• 17 July, 2024
Foreign Affairs, Geopolitics & National Security

Putin May Win the Battle Without Fighting a War

TP Sreenivasan Fri, 18 Feb 2022   |  Reading Time: 4 minutes

War is generally believed to begin when diplomacy fails. But President Vladimir Putin of Russia has used the threat of war to force diplomacy to resolve intractable issues. His basic objective is to keep the former Republics of the Soviet Union within the sphere of influence of Russia, even if he cannot establish a new Soviet Union. In fact, this is a point that the West is said to have conceded at the initial stages of the break-up of the Soviet empire. But there are various interpretations of what precisely was agreed in 1990 and this historical issue has been a bone of contention between Russia and the West. The Russian position is that that the West had cheated Russia “shamelessly” on this issue and that no state should strengthen its security at the expense of the security of other states.

Having made Russia a viable big power, Putin has set his eyes on Super Power status and the recent events are the first stirrings of his journey. Contrary to the general impression, he is not threatening to go to war against Ukraine, but to use Ukraine as a hostage to save it from becoming a NATO member and an ally of the West.

The demands submitted by President Putin to NATO are clear and explicit. Apart from legal guarantees against aggression by NATO, he demands that Ukraine should not be allowed entry into NATO. NATO should also remove weapons deployed in the vicinity of Russia after 1997. NATO should also rule out further expansion to the east. Russia has clarified that it has not given an ultimatum, but it will take immediate action if Ukraine is admitted to NATO. NATO has announced that concrete proposals on transparency, risk reduction and arms control have been made to Russia. The measures proposed are “preventive, proportionate and de-escalatory”, it said. Russia has not responded to the proposals as they do not seem to be satisfied with it.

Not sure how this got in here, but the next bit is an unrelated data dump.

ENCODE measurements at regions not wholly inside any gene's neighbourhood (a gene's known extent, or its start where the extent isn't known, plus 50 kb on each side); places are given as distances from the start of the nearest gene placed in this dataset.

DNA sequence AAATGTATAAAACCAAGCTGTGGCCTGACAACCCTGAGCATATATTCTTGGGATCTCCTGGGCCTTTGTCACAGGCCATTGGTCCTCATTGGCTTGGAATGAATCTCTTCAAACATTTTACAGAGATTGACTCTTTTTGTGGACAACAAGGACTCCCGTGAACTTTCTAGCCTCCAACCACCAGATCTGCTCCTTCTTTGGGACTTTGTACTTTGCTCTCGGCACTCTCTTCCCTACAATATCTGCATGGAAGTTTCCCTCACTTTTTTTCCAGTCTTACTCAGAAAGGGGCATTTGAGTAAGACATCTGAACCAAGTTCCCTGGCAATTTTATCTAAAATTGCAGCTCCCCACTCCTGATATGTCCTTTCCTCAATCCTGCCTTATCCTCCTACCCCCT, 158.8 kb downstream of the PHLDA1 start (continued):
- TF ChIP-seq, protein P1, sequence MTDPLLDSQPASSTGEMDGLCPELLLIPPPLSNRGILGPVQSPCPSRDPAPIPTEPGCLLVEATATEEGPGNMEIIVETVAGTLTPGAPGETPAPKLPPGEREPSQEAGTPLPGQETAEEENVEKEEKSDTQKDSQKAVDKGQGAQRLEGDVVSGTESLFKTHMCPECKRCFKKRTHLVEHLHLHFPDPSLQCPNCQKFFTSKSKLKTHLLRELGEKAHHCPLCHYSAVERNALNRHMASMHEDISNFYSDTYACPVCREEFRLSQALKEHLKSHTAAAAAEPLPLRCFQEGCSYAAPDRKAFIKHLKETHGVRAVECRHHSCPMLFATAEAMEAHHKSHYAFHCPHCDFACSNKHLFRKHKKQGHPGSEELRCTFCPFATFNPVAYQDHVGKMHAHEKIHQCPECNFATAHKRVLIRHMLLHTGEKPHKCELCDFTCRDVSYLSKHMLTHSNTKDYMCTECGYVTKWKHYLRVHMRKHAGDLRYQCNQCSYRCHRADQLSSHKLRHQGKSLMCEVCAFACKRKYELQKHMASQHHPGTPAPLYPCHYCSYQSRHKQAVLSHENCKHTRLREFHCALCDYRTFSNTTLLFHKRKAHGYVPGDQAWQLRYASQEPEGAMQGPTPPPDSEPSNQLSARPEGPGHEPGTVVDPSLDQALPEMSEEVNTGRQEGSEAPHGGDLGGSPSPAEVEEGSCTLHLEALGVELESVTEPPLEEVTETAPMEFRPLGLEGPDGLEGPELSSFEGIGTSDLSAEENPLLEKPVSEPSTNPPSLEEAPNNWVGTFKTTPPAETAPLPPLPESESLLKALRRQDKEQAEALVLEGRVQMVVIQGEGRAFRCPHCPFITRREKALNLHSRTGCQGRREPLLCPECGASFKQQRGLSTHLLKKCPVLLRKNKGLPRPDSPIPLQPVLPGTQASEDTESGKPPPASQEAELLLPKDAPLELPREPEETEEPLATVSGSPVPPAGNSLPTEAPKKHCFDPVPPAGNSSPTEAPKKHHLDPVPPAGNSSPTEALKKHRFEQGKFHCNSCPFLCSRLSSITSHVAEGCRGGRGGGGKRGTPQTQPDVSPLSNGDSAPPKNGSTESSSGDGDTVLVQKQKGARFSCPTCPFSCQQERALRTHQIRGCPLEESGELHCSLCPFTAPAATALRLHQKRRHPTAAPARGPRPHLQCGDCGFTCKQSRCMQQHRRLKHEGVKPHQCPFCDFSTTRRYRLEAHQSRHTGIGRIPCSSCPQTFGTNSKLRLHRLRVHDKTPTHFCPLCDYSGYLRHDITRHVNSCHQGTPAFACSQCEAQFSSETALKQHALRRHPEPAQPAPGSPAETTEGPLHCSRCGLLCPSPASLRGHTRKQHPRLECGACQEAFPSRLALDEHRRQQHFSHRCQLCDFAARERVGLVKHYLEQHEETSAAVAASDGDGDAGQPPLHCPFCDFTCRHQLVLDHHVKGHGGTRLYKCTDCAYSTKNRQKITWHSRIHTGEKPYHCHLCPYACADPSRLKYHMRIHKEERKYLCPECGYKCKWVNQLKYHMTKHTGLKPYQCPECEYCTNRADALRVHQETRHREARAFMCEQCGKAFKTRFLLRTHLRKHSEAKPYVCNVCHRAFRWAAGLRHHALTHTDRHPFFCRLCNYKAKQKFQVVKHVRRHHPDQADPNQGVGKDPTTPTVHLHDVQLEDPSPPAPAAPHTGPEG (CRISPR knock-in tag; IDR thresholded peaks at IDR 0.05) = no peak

The Russian troop movements on its borders with Ukraine since November 2021 are different in nature from its actions in March 2014 in Ukraine’s Crimean Peninsula, which Russia annexed on the ground that the area was gifted by Russia to Ukraine in the first place. Though the international community has rejected the annexation, Crimea seems to have benefitted by a phenomenal increase in tourism as the liberal Ukrainian visa system has been retained for Crimea. The annexation of Crimea is today a fait accompli.

The conflict in Donbass region of Ukraine by Russia backed separatists, which began in April 2014 is still continuing after 14,000 deaths. The region has become the most mine contaminated areas in the world. The Minsk Agreement meant to resolve this conflict is still not implemented, but it has come to focus and Germany has endorsed the Minsk Agreement as part of the current negotiations with Russia. India has also supported the Minsk Agreement.